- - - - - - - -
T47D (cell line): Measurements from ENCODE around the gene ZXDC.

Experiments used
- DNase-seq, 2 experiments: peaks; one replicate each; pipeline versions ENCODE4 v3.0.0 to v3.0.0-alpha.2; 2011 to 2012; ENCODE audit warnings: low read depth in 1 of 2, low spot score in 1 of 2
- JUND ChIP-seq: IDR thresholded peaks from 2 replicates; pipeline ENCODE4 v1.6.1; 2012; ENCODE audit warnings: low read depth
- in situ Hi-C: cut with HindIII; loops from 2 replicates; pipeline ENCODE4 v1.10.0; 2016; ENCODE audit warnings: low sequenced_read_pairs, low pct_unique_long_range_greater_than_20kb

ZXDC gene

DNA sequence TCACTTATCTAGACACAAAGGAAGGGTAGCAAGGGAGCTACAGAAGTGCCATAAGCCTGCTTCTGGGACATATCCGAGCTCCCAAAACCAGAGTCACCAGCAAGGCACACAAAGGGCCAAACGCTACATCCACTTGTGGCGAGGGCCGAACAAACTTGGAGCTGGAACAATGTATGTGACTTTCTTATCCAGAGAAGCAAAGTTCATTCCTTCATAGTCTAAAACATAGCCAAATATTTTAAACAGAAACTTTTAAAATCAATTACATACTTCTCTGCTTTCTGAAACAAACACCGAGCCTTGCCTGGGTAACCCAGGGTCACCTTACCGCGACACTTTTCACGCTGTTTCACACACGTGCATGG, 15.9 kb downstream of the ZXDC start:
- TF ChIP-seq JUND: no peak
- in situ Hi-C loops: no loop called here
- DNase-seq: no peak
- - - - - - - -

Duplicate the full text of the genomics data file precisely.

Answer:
T47D (cell line): Measurements from ENCODE around the gene ZXDC.

Experiments used
- DNase-seq, 2 experiments: peaks; one replicate each; pipeline versions ENCODE4 v3.0.0 to v3.0.0-alpha.2; 2011 to 2012; ENCODE audit warnings: low read depth in 1 of 2, low spot score in 1 of 2
- JUND ChIP-seq: IDR thresholded peaks from 2 replicates; pipeline ENCODE4 v1.6.1; 2012; ENCODE audit warnings: low read depth
- in situ Hi-C: cut with HindIII; loops from 2 replicates; pipeline ENCODE4 v1.10.0; 2016; ENCODE audit warnings: low sequenced_read_pairs, low pct_unique_long_range_greater_than_20kb

ZXDC gene

DNA sequence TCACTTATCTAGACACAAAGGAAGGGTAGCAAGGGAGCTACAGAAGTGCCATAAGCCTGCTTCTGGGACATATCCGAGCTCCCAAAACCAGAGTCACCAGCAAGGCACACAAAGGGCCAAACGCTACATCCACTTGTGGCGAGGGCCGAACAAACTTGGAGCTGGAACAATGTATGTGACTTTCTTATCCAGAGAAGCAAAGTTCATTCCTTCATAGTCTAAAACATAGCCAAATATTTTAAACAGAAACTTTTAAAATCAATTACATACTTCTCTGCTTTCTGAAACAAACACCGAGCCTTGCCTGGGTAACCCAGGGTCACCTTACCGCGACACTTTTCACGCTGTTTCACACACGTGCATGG, 15.9 kb downstream of the ZXDC start:
- TF ChIP-seq JUND: no peak
- in situ Hi-C loops: no loop called here
- DNase-seq: no peak